It is perfect for things like wall hangings, figurines, or building over armatures – generally, sculpture projects that you really don’t want much weight to. And it’s so light it floats! Good news if you’re into stuff like model boats.
Its softness makes it more suitable for large-scale sculpture projects; I find it stretches a good bit; which can be a good thing depending on what you’re trying to create. However when I’m working on something requiring fine detail I usually prefer the first two types; being more firmer bodied.
Example of a project I made using Ultra Light: Wall Hanging
Pros: Lightweight, easy to work with, great for 3D modelling work
Cons: Stretches a little, harder to carve into, not as easy to create fine details with
Polyform Sculpey III Clay Set
I don’t know why its called Sculpey III, but this is the kind that comes in the most vibrant colors in 2 oz bricks. They all have a matte look to them. It is also a little softer than the Original/Super, once you warm it up for a few minutes it’s ready to go.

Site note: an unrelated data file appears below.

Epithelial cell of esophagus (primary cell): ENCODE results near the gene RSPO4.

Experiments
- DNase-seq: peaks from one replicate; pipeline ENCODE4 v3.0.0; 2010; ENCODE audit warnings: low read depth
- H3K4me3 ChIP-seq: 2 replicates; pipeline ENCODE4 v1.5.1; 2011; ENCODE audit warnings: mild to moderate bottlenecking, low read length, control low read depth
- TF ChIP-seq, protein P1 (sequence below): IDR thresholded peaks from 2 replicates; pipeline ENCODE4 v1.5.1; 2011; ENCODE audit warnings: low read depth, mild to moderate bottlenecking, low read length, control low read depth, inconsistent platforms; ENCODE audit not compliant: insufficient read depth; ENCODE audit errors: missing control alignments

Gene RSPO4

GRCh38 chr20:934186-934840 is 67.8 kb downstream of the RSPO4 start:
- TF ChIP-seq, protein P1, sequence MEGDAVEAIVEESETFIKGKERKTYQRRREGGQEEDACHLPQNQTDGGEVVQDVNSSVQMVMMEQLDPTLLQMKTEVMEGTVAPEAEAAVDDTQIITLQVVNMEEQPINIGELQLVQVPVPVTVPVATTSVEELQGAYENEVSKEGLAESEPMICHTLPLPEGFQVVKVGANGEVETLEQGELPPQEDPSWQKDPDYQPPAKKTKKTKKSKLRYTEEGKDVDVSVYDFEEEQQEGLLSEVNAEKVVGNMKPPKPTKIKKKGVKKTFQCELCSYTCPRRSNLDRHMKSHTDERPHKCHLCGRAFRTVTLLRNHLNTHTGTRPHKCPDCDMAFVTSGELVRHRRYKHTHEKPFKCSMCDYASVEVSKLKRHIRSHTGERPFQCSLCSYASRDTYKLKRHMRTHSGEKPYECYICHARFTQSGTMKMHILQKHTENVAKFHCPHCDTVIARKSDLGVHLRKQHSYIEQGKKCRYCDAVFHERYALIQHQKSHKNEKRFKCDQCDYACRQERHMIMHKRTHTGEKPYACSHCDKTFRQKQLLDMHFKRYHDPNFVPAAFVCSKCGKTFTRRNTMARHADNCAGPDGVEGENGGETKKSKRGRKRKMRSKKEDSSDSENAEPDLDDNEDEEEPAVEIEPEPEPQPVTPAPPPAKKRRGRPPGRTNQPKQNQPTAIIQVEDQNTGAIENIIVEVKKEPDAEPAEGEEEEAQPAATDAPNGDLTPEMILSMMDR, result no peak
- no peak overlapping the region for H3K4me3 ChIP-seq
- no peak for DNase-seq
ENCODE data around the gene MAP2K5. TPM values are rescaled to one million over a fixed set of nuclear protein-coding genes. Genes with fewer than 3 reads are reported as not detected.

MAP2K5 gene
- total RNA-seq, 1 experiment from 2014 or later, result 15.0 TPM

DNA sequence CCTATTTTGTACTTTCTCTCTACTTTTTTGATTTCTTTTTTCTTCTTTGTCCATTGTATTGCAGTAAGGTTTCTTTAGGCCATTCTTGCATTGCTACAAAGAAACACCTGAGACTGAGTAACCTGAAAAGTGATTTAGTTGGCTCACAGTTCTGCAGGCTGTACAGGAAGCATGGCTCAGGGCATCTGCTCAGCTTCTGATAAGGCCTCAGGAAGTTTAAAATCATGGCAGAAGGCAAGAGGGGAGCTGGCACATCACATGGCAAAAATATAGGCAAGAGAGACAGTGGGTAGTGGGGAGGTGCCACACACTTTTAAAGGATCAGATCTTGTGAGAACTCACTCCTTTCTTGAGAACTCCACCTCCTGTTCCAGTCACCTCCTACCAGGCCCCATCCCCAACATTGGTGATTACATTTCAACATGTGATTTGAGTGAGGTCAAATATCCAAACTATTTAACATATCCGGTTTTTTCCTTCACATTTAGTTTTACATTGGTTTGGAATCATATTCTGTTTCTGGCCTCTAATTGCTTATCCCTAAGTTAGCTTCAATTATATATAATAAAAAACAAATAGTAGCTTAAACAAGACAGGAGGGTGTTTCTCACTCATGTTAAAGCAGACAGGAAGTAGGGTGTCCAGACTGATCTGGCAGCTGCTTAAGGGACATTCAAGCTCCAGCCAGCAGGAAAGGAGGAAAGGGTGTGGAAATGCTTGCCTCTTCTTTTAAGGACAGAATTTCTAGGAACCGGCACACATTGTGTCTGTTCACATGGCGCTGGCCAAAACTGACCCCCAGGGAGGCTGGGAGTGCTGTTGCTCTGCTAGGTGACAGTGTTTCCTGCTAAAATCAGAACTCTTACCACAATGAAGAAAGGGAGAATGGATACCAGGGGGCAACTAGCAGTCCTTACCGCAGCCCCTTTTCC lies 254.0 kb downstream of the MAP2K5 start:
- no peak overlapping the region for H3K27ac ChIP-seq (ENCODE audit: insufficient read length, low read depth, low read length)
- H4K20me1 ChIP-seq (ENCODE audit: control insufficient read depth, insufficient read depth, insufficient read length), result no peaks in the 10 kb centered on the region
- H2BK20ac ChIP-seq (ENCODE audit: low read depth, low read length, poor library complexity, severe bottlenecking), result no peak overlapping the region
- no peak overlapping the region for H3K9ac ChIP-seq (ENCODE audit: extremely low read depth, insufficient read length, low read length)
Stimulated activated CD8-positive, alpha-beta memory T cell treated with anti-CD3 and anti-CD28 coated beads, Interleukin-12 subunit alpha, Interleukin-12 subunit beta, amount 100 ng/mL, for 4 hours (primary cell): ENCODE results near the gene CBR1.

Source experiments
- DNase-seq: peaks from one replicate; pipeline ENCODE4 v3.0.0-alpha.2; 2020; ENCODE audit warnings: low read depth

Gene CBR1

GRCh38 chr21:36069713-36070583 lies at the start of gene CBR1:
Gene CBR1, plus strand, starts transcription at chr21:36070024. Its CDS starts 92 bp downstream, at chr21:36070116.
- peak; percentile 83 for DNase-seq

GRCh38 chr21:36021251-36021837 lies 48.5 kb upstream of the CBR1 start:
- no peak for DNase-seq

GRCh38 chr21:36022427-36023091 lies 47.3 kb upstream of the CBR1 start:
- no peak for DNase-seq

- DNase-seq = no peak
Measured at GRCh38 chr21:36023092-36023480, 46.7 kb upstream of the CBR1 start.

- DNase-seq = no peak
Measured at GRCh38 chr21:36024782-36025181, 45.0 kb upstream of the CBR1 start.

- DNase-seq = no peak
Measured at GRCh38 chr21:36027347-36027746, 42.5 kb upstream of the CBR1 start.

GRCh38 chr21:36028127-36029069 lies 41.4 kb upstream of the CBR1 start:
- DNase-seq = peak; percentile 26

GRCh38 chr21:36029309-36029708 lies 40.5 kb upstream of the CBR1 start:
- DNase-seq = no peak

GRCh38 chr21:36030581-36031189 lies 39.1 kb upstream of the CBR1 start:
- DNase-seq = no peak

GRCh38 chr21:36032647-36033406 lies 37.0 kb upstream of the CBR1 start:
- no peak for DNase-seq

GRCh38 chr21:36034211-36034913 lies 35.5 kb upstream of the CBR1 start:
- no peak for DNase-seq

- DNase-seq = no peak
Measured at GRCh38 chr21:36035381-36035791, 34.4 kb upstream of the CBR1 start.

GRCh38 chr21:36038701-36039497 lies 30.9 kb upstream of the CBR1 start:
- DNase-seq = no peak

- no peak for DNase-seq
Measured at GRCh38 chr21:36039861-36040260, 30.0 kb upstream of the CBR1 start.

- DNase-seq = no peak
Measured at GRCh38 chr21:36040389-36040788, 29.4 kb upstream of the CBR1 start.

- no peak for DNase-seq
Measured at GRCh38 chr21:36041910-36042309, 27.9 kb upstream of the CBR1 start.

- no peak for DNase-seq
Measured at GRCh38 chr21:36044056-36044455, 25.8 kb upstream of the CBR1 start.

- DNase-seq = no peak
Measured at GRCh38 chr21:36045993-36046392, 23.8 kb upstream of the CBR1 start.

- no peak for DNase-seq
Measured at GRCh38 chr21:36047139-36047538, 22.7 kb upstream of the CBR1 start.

Some people have said it’s a little more prone to breakage, I don’t think I had that experience – unless it was a teeny tiny detail. I liked the fact that I didn’t have to paint it because of all the colors it came in….although it did look better with a little gloss finish. I used it in combination with Super for figurine work so I could have a natural flesh-tone human and the Sculpey III worked great for their clothing.
Souffle and Premo
Premo and Souffle are excellent for artistic work, like jewelry. I’ve used Souffle and it’s a slightly more dense version of Ultra Light. I haven’t tried Premo yet but if/when I do I will update this post.
Premo comes in pearlescent and metallic sheens which would be an excellent choice for a project in which you’d welcome a special effect.
Are You Ready To Get Your Sculpting On?
I usually shop for Sculpey at the local Hobby Lobby, some types I can find readily and others, it’s a little tougher.
The sky is the limit (or perhaps, the confines of your oven’s dimensions) when it comes to making jewelry, standalone figurines, pinch pots, and so much more!
Want to see one of my favorite polymer clay projects?
The figurine in this shoebox diorama I made here:
HAPPY SCULPTING PEEPS!!
Post Updated: 3/27/21